A Taste of Life at Windrush Alpacas

July 24, 2007

Shearing Crias – Yes or No?

Filed under: alpaca, Alpaca Care, Alpaca Fiber, Alpaca Health, Alpaca Shows, Alpacas, camelids, Crias, General — alpacalady @ 7:21 am

Velvet Before Shearing    Velvet          Annie Before Shearing Annie

Sunday’s fleece skirting seminar finished earlier than I had expected so I took the opportunity to get home a day earlier.  It meant I didn’t get to stay with my friends Nancy and Brian, but they were very understanding about my going home and we will all look forward to the next time we can get together.

So having arrived home a day earlier than expected it was time to get some tasks done.   One task that needed doing was to shear Annie the cria.  Annie’s dam Aurora is here for breeding and as Annie is not weaned yet she of course came with Aurora.  Annie has a very fine, silky fleece and lots of it and during a recent discussion with her owner it had been decided that it was in Annie’s best interest to shear her. 

Many breeders debate about shearing crias.  When we first came into the alpaca business crias were not usually shorn until the shearing a year after their birth.  As time has passed on and the industry has gained more knowledge about alpacas and alpaca fleece some breeders have started to shear their crias anytime from two weeks of age onwards. 

The theory behind shearing crias is that they are less likely to heat stress if the weather is warm and that their fleece will appear more even by the time they come to show.  Another benefit of shearing crias is that the “cria tips” of the fleece are removed.  Cria tips are at the tip of the fibers of an alpacas first fleece, they are the part of the fleece that is in the amniotic fluid the longest prior to the cria being born, and often they are fine and slightly brittle.  Cria tips are like velcro and will easily trap vegetable matter in a fleece which is no fun to remove when it comes to processing that fleece.

In the past we have not really had a policy of shearing crias, but then a lot of our crias are born in the fall and are ready for shearing by the spring.  This year however Velvet Princess was born just at that time that made us feel she was too young to shear when we did our main shearing.  As the summer progressed Velvet appeared to be handling the heat well but her fleece was starting to get very long.  Ric and I had a couple of discussions about whether or not to shear Velvet.  If we left her cria fleece unshorn it would definitely be long enough to show in the spring but would it be so long that it wouldn’t show at it’s best? And what about the heat, was Velvet going to be too hot?  Eventually we decided to go ahead and shear Velvet, the daytime temperatures are gradually climbing and at the rate her fleece is growing she should still make at least the minimum fleece length for the spring 2008 shows.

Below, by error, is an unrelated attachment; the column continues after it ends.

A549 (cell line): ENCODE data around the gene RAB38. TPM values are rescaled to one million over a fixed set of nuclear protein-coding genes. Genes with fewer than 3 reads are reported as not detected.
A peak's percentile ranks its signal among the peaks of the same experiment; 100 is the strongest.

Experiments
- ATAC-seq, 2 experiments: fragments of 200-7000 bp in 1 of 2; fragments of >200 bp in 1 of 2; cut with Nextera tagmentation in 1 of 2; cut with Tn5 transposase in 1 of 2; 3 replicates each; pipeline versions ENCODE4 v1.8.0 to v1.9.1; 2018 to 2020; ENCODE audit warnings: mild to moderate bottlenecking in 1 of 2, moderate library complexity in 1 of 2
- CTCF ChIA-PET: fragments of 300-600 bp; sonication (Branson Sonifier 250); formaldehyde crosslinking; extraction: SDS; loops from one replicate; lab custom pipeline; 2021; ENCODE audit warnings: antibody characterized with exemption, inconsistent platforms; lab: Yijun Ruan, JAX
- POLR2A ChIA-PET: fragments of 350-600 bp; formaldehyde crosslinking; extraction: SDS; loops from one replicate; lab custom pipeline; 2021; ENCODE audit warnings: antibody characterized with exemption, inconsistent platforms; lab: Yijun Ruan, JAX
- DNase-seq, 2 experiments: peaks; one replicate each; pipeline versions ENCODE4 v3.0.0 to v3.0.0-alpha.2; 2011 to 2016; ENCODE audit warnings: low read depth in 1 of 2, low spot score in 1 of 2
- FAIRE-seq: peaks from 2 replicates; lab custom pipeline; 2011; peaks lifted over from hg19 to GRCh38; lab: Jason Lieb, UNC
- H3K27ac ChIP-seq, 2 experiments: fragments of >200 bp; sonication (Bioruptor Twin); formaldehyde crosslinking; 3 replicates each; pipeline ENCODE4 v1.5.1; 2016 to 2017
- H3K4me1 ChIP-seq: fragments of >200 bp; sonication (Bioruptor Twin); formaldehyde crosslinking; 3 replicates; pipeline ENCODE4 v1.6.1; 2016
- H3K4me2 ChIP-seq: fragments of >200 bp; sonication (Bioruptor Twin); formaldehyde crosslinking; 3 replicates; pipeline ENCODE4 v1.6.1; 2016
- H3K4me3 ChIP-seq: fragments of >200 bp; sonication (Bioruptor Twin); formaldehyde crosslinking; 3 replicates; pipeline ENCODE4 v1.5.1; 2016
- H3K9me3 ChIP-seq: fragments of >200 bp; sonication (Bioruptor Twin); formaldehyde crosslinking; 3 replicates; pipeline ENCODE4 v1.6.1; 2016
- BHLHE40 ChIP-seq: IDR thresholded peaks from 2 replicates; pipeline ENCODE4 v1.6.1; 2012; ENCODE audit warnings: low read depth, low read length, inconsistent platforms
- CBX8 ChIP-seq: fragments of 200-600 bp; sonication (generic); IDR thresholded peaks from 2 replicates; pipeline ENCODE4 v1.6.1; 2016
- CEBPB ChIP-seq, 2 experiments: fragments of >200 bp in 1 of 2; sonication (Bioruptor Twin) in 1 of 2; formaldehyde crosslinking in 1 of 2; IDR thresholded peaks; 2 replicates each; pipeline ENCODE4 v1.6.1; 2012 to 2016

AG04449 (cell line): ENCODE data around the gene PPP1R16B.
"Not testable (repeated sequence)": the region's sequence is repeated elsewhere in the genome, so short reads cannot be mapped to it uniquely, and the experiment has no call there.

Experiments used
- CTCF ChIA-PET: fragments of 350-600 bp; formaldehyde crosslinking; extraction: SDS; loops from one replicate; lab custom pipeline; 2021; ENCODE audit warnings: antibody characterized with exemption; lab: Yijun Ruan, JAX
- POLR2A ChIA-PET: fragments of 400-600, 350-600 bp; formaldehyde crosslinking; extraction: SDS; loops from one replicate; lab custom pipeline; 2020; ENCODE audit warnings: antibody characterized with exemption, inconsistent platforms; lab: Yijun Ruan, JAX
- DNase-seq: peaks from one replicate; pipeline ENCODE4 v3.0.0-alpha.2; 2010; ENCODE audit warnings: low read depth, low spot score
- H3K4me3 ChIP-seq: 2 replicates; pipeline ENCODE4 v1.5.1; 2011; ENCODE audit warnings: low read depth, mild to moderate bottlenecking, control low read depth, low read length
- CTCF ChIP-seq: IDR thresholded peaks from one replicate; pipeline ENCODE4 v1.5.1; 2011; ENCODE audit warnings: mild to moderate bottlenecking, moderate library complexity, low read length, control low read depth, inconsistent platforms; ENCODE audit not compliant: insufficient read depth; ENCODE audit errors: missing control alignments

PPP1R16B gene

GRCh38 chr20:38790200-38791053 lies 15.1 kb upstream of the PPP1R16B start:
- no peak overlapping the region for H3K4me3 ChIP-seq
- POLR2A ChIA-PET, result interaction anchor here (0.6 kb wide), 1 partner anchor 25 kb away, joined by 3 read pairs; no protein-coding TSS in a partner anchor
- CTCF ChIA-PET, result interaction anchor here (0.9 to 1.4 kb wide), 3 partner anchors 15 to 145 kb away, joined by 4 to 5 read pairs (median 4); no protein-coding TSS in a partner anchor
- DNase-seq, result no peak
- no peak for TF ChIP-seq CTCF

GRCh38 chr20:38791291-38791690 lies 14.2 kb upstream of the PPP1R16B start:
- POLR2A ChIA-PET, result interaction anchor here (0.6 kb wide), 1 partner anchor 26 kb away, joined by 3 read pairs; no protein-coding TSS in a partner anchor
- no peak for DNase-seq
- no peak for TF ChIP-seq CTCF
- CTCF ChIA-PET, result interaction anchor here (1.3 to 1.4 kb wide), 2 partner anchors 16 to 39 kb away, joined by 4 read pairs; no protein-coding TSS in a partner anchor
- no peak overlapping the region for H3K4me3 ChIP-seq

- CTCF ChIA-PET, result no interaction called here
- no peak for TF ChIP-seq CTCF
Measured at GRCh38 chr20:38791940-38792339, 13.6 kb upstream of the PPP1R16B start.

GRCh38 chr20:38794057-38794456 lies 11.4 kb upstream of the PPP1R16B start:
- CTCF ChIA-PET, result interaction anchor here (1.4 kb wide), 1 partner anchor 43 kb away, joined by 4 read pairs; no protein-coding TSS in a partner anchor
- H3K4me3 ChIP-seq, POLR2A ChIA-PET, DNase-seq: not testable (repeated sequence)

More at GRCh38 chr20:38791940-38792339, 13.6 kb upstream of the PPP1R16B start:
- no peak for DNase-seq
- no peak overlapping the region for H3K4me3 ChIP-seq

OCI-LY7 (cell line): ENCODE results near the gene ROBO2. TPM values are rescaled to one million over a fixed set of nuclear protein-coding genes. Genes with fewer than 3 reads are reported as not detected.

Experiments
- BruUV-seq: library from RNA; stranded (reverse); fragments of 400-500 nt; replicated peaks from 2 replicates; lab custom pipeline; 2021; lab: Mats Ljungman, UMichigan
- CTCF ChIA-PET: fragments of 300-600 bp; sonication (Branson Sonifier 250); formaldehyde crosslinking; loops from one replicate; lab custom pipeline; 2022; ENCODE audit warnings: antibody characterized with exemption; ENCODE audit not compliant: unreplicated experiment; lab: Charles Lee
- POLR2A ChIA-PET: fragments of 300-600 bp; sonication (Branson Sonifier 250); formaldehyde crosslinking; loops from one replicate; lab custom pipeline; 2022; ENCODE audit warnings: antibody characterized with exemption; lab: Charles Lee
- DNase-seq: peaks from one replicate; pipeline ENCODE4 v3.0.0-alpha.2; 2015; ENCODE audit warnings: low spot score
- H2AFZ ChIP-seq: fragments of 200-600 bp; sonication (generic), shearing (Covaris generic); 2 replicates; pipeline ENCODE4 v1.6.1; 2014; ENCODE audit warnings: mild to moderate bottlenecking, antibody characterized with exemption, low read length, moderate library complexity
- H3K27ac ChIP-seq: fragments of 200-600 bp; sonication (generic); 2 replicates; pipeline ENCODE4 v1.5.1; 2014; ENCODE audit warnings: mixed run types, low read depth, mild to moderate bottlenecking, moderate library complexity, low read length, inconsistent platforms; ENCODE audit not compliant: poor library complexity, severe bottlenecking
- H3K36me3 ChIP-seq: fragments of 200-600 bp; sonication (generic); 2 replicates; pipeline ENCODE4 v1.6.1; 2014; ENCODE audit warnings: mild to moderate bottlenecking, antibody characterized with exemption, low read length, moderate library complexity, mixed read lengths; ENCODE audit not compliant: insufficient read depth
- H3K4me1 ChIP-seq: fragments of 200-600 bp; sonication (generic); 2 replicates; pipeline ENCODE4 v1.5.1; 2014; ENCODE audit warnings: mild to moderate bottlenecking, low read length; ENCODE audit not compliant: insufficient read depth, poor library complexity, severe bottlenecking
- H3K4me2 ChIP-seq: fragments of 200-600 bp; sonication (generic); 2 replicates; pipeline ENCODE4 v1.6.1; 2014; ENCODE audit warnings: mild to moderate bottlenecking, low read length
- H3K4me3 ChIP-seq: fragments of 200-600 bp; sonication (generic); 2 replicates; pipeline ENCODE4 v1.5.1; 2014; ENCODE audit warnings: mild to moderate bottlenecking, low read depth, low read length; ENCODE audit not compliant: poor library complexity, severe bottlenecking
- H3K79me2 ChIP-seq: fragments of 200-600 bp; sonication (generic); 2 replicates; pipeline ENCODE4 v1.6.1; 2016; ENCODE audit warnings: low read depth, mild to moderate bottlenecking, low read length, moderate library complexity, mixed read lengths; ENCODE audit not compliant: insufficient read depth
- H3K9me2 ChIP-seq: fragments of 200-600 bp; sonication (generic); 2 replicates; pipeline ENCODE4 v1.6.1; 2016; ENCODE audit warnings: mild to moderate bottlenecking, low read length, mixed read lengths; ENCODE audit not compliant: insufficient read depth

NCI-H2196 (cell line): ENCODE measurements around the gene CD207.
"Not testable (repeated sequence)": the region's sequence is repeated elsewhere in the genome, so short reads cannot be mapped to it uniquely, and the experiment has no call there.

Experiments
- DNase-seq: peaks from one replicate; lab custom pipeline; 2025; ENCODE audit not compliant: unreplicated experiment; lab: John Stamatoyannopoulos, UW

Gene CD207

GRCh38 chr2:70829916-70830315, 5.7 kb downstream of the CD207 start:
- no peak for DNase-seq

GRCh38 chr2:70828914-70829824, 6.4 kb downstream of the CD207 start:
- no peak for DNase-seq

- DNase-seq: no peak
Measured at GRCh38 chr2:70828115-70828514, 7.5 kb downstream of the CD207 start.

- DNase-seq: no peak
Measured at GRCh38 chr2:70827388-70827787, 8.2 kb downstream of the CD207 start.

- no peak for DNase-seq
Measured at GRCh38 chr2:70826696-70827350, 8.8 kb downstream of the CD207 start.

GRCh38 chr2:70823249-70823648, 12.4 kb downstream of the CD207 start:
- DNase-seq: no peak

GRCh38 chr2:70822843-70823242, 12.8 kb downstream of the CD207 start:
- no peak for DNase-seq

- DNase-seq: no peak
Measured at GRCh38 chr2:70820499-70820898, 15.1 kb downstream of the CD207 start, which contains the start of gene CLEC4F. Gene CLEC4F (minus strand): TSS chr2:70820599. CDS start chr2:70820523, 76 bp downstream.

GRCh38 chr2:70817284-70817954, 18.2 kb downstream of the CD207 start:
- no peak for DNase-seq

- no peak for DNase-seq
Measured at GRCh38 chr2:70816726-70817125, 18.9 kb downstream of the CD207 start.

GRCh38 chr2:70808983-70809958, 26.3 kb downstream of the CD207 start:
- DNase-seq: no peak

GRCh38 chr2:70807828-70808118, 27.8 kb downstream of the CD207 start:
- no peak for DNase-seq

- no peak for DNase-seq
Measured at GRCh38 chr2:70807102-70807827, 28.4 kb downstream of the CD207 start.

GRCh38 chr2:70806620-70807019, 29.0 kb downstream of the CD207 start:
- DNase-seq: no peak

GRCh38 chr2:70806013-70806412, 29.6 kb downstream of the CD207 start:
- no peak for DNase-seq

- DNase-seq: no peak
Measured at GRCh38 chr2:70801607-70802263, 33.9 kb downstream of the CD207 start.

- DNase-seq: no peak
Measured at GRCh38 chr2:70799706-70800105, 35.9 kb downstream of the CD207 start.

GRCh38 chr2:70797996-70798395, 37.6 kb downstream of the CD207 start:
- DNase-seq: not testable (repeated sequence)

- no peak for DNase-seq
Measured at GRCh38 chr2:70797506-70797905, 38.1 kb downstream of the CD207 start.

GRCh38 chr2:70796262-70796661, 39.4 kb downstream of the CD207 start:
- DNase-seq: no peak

Velvet and Annie tolerated their shearing well, although I am sure both were glad when we were done.  Annie’s dam had no problems accepting Annie after shearing but Velvet’s dam Queen took a little convincing that Velvet was the same cria that had been taken out of the pasture this morning.  We of course kept an eye on Queen and Velvet until we saw Velvet nursing from Queen.  The last thing we wanted is a rejected cria and while Velvet is almost at weaning weight the stress of shearing and rejection by her dam would not be good for her.

For the rest of the day Annie and Velvet frolicked around enjoying thier new cool haircuts.  Those are their “before” pictures at the top of the page and below this paragraph are thier “after” pictures.  Quite a difference, but I think they will both do better for being sheared.

Velvet After Shearing   Velvet     Annie After Shearing Annie



Leave a Comment »

No comments yet.

RSS feed for comments on this post. TrackBack URI

Leave a Reply

Fill in your details below or click an icon to log in:

WordPress.com Logo

You are commenting using your WordPress.com account. Log Out /  Change )

Google+ photo

You are commenting using your Google+ account. Log Out /  Change )

Twitter picture

You are commenting using your Twitter account. Log Out /  Change )

Facebook photo

You are commenting using your Facebook account. Log Out /  Change )


Connecting to %s

Create a free website or blog at WordPress.com.

%d bloggers like this: